Manitoba

Manitoba pledges more transparency on MDs

Manitoba's health minister says legislation is in the works to create a more transparent system for people to monitor doctors in the province.

U.S. district attorney shocked that doctor got new medical licence after arson

Manitoba's health minister says legislation is in the works to create a more transparent system for people to monitor doctors in the province.

Theresa Oswald offered that news Tuesday in response to a flurry of questions over how a Winnipeg doctor with criminal convictions for violent crimes in Winnipeg and the U.S. was given and retained his medical licence.

Dr. George Korol, who operated the Westbrook Medical Clinic at 1800 Logan Ave. until it closed Tuesday, was convicted of arson and uttering threats in California in the 1990s and served about three years in prison. He was stripped of his U.S. medical licence and deported to Canada.

However, Korol was handed a new licence by Manitoba's College of Physicians and Surgeons after returning in 1998.

Since then, he has been suspended twice: in 2005 and in February. He is still barred from practising.  

In June, Korol was convicted of assaulting his estranged wife twice in 2008 and also on charges he possessed a gun, knife and crossbow despite being banned from doing so by the courts.

He served just over four months in prison in Canada and is free on a three-year probation order. Neither his criminal past nor his suspensions were disclosed by health officials.

This shocks provincial Liberal leader Jon Gerrard, who is also a doctor.

"There's a big problem here as to why he was allowed to practice and the college owes people an explanation," he said.

A medical ethicist in Winnipeg said the job of the college is to protect the public but its lack of transparency has bruised its reputation.

"I think the public would expect that the American and the Canadian convictions would both be listed on the college's website in the category of convictions. If you go there today, you'll see none reported. That's deeply misleading," said Arthur Schafer, director of the Centre for Professional and Applied Ethics at the University of Manitoba.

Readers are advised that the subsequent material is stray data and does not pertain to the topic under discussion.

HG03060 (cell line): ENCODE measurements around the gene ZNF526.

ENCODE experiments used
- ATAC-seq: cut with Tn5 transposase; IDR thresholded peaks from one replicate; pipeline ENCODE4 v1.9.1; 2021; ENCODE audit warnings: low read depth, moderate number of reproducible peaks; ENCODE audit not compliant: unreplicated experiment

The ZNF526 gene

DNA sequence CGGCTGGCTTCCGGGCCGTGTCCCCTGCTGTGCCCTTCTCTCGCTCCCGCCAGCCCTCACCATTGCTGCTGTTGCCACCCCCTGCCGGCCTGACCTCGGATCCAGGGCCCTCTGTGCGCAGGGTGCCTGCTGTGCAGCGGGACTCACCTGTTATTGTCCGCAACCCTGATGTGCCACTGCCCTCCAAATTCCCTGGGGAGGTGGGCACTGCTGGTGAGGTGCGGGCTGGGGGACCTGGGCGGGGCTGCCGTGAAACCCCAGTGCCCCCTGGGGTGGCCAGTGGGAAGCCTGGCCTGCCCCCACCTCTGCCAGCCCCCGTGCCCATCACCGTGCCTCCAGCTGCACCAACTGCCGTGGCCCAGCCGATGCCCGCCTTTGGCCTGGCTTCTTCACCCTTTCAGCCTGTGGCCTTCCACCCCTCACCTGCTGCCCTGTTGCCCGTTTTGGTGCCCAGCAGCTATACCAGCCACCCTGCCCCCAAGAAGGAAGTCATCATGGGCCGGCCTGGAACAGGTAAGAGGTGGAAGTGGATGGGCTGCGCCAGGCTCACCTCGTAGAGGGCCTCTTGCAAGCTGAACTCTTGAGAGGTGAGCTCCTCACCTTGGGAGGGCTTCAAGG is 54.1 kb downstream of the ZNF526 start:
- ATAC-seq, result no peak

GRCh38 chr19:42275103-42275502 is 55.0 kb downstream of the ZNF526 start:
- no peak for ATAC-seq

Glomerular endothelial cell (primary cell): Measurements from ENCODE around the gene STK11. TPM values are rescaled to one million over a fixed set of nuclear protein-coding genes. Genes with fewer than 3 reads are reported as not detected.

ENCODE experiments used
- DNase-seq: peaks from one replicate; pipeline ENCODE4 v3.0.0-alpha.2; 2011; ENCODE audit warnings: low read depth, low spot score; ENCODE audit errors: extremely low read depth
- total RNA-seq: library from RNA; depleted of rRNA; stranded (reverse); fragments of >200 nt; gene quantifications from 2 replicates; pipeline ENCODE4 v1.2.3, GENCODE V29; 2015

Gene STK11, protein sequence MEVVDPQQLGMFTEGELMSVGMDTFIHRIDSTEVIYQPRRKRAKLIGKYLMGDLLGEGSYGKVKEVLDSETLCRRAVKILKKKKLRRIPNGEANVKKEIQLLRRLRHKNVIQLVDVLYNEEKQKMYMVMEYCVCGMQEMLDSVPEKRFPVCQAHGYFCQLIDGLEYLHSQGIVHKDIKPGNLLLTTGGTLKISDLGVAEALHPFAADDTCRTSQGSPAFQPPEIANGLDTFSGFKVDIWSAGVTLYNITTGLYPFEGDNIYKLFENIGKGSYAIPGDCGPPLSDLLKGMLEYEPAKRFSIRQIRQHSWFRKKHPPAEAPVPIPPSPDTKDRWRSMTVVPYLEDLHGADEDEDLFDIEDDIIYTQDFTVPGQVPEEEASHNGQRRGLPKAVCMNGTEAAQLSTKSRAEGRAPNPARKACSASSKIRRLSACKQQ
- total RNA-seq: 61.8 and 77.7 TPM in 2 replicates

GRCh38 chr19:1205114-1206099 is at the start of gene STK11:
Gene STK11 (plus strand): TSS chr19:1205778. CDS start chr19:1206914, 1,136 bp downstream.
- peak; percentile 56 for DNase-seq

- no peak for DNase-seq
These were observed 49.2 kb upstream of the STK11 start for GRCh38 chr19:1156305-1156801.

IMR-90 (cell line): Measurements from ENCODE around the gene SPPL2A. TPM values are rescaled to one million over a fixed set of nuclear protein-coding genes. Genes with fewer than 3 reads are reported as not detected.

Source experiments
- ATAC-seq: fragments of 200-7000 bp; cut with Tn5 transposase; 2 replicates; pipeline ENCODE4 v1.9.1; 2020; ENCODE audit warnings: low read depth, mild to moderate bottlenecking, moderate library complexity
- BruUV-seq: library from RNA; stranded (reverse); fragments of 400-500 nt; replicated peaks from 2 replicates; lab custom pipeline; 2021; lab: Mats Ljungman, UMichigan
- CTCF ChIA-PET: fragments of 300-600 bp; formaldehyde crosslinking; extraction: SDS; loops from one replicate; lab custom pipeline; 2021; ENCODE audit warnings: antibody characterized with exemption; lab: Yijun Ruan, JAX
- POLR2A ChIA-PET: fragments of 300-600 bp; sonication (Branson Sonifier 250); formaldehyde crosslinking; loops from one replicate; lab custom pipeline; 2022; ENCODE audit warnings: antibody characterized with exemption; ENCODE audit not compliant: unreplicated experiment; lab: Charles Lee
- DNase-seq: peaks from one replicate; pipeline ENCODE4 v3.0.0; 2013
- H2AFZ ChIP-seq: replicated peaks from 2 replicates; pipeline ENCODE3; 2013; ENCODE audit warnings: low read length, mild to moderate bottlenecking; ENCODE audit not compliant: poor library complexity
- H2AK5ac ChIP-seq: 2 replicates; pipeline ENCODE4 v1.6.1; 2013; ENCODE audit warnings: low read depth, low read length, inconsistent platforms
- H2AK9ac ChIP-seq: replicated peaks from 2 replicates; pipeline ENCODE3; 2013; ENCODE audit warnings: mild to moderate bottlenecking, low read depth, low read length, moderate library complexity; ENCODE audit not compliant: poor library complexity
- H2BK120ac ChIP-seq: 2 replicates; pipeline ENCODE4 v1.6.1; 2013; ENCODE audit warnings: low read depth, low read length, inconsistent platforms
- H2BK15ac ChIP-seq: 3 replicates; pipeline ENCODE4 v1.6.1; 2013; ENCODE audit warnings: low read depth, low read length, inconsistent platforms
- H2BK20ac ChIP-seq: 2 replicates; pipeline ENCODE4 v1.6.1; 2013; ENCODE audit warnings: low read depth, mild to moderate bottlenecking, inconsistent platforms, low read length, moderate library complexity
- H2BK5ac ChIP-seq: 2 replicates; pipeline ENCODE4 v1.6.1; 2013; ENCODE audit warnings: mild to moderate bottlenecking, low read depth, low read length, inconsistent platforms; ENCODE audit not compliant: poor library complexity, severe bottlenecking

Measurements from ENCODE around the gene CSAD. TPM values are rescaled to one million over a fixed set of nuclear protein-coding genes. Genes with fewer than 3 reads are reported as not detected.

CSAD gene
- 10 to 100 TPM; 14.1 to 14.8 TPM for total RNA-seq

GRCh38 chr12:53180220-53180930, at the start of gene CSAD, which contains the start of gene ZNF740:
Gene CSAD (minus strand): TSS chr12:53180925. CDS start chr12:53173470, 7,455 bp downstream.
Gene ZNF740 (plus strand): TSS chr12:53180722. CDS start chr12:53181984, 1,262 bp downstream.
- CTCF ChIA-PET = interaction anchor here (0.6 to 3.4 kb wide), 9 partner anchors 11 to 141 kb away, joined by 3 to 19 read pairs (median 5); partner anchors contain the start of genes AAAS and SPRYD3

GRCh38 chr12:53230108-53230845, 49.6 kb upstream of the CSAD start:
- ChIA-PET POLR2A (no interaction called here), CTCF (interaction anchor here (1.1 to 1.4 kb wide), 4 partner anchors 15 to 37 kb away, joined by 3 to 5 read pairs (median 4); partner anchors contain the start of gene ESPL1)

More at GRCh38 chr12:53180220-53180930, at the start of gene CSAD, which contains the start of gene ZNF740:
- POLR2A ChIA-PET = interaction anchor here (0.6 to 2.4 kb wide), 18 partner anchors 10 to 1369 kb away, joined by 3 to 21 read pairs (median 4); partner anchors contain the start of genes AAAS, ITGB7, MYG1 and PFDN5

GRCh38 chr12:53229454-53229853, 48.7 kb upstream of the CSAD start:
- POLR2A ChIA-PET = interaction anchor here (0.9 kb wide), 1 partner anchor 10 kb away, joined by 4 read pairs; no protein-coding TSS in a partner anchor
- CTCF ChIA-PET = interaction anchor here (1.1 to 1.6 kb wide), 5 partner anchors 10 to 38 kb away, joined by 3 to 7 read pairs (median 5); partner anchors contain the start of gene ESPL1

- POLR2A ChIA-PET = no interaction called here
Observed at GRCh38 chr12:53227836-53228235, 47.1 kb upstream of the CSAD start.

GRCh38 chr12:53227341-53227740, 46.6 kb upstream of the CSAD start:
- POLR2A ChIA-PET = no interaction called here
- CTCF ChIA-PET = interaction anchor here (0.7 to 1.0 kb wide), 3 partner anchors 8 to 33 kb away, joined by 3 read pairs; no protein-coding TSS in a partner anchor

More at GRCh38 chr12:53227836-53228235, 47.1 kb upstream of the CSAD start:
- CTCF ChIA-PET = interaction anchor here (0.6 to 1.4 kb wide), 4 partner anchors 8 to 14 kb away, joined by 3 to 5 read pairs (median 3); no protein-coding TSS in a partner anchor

"I think the public is going to be very interested in the college's answers. There's a lot at stake, including the credibility of our official body of physicians and surgeons."

Oswald said new legislation is coming to make more information about doctors available to patients. She acknowledged transparency has been a problem.

"We know in the past there has been a real feeling that it was a closed shop and no information could be given to the public," Oswald said. "We know that we've come some distance, but we haven't gone as far as we need to go."

Oswald said the coming legislation will provide for more public disclosure about doctors, but that the college will continue to monitor their professional standards.

Ex-patients, U.S. justice officials shocked

A former patient of Korol's, Brian Fleming, said he wishes officials would do more to calm any fears about the doctor.

"I would just like the college or somebody with some sort of position or stature in the medical community, or even the government for that matter, to come forth and say, 'You know, folks, there’s nothing to worry about,'" Fleming said.

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Justice officials in California expressed shock Tuesday that Korol was ever granted a new licence.

"It's shocking that somebody like that would get a medical licence back," said Susan Schroeder, a district attorney in Orange County, Calif. 

"Arson and criminal threats are strikes in California, so the third strike — if he ever [again] commits a felony in California — he's eligible for a third strike and [could] be in prison for the rest of his life," she said. "It's an extremely serious case."

CBC News has been unable to reach Korol for comment. He did not answer the door of his Winnipeg home Tuesday.

The physician's college has refused to disclose the reasons Korol was suspended and did not notify the public of his criminal convictions on its website. An investigation by the college into Korol's activities is continuing.

Registrar Dr. Bill Pope told CBC News the college can only tell the public about disciplinary action taken against a doctor, such as a formal censure or public inquiry.

He also said plans are in the works to publish information about Korol on its website. The college has sent him a copy of what it plans to say, but Pope said Korol disputes the information.